Southern Views

General Patton said, “Let me not mourn for the men who have died fighting, but rather, let me be glad that such heroes have lived.”

Photo by jdcdc

The names of soldiers who died in service to our country are etched on marble stones. Their names are chiseled at the base of monuments, and 58,267 names glisten on the face of a black granite wall.  Memorial Day is set aside for us to honor those who have given their lives for our country.  We should do something on this day besides pausing for a moment of silence to remember. Last year on Memorial Day, I saw the documentary Hallowed Grounds about our military cemeteries overseas. These are beautiful places and often watched over by the citizens of nearby towns, citizens who care for our nations dead.  So many gave their lives and never came home, even for eternal sleep.

As we observe Memorial Day it is time to stop thinking of it as a day off from work, or the opportunity to catch up on chores, or as a day to fire up the grill. It is time… we observe Memorial Day as a fitting tribute to those who serve our country. I say we must go beyond Memorial Day and pay tribute to these men and women every day.

Soldiers fight wars. War is not glorious.

This year, as our nation reflects on the Civil war, we are reminded of the horror of war here in Georgia. Andersonville, a civil war prison, Union Prisoners of war were kept suffering from scurvy and dysentery, and covered with filth and vermin. A third of them died, they were buried in mass graves, with no name on a stone. Not one of our finer moments.  Now as a National Historic Site and Memorial to all Prisoners of War, Andersonville’s stain is tempered with a tribute to the courage our soldiers called forth from their hearts and souls –under unspeakable conditions—and teaches us valor and dignity.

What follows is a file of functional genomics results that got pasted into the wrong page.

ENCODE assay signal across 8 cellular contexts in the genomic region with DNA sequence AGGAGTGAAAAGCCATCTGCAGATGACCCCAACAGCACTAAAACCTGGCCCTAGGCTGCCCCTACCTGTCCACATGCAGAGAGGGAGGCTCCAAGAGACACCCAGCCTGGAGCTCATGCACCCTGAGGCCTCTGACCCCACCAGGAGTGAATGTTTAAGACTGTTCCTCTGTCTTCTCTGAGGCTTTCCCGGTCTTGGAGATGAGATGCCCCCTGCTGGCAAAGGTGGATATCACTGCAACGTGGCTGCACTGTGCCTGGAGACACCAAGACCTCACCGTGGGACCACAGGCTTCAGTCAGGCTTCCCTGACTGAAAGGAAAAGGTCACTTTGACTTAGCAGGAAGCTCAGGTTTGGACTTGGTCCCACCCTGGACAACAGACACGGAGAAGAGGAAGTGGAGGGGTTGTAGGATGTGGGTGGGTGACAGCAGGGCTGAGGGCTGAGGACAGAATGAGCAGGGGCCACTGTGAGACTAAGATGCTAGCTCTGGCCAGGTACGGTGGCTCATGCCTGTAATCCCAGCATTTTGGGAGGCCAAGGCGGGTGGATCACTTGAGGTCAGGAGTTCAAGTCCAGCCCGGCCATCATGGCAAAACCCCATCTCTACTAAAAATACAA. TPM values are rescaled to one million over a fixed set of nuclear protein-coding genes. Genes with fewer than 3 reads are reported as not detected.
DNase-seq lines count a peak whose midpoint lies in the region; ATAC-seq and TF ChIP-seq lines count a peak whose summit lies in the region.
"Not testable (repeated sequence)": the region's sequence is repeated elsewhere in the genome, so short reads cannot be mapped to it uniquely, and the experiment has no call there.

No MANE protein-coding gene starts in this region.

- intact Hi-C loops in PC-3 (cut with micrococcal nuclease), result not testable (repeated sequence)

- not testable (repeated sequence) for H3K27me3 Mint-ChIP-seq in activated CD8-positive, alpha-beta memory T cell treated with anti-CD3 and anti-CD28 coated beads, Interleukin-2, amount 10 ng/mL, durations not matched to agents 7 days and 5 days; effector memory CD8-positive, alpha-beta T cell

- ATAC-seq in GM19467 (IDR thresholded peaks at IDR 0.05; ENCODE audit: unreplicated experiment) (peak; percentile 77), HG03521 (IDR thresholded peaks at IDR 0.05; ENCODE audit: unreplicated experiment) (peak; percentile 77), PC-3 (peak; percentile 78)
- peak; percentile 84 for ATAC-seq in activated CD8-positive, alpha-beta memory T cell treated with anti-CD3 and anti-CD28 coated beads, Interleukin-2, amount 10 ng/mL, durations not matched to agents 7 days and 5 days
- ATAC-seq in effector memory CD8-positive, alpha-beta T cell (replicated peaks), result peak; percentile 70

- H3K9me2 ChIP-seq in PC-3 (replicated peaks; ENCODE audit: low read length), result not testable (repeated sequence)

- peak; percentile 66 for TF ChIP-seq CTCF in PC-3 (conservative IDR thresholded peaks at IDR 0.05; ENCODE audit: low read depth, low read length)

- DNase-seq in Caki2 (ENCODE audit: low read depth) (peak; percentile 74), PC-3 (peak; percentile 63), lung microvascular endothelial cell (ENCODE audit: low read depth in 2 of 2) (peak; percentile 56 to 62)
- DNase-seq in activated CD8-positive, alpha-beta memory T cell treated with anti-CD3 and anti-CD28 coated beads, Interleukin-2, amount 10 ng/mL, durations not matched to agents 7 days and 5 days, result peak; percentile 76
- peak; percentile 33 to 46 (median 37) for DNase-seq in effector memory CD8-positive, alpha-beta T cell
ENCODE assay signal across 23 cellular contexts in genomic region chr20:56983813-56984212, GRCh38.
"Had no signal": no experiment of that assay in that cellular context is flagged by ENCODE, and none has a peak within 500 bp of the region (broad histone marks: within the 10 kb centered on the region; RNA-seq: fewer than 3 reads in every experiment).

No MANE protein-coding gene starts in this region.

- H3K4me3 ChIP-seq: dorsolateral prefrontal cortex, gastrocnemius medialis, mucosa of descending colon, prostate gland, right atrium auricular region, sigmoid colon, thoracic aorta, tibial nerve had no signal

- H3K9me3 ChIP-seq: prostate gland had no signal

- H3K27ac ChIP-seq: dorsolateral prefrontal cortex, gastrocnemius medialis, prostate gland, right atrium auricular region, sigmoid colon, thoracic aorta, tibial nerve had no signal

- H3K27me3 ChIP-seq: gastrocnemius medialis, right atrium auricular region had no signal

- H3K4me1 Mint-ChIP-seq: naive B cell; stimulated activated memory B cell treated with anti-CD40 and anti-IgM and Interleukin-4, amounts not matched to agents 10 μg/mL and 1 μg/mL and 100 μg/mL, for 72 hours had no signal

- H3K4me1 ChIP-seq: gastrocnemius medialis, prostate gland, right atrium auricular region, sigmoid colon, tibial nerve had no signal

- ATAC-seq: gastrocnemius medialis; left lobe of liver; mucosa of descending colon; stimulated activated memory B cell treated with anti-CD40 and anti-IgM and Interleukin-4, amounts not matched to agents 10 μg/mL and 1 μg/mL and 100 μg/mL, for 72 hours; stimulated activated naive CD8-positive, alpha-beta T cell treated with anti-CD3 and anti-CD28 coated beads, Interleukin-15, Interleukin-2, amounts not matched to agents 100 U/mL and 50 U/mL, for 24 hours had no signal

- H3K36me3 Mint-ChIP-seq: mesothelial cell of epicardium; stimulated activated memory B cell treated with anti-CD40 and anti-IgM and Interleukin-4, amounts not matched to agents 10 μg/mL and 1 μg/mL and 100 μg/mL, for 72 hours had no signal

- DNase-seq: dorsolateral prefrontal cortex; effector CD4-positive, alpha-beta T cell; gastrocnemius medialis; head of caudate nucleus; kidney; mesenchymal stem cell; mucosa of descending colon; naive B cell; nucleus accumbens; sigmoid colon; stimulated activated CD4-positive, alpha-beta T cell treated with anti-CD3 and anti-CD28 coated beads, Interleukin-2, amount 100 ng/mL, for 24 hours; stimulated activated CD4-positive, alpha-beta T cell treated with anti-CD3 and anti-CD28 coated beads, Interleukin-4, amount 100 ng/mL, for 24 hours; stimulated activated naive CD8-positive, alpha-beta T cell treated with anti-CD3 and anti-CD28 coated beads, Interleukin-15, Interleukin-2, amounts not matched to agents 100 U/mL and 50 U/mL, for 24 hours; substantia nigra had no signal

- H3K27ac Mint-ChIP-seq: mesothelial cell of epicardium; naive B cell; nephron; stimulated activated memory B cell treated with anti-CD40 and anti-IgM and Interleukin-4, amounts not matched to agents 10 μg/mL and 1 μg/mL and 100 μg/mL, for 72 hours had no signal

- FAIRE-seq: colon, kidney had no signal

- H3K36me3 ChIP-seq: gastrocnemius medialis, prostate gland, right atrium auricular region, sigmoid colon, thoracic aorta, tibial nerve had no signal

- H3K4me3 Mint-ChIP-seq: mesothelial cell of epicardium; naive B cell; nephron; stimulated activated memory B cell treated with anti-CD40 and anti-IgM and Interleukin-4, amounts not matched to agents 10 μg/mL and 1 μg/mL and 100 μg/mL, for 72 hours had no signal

Freedom is not free. We owe it to those who came before us. We owe it to those who will come after us. We owe it to ourselves—to be vigilant in protecting our freedom….to guard it with our lives.

It is our duty, as we enjoy our freedom, to honor and remember the profound sacrifice our nation’s soldiers have made for our nation and for us.

I ask each of you to do one simple thing. Whenever, wherever you encounter a soldier please thank him or her for their service. Let us see if together, we can inspire a nation to join us. Thank a soldier.  Honor him. Before he is a name carved on a stone….and cannot hear you.

Darby Britto

Darby Britto

I was raised in the south by a pair of Yankees, and everyone around me wore combat boots. I think this explains a lot. A childhood spent working in little theatre and a professional career in television, tends to give me a point of view not often shared by others.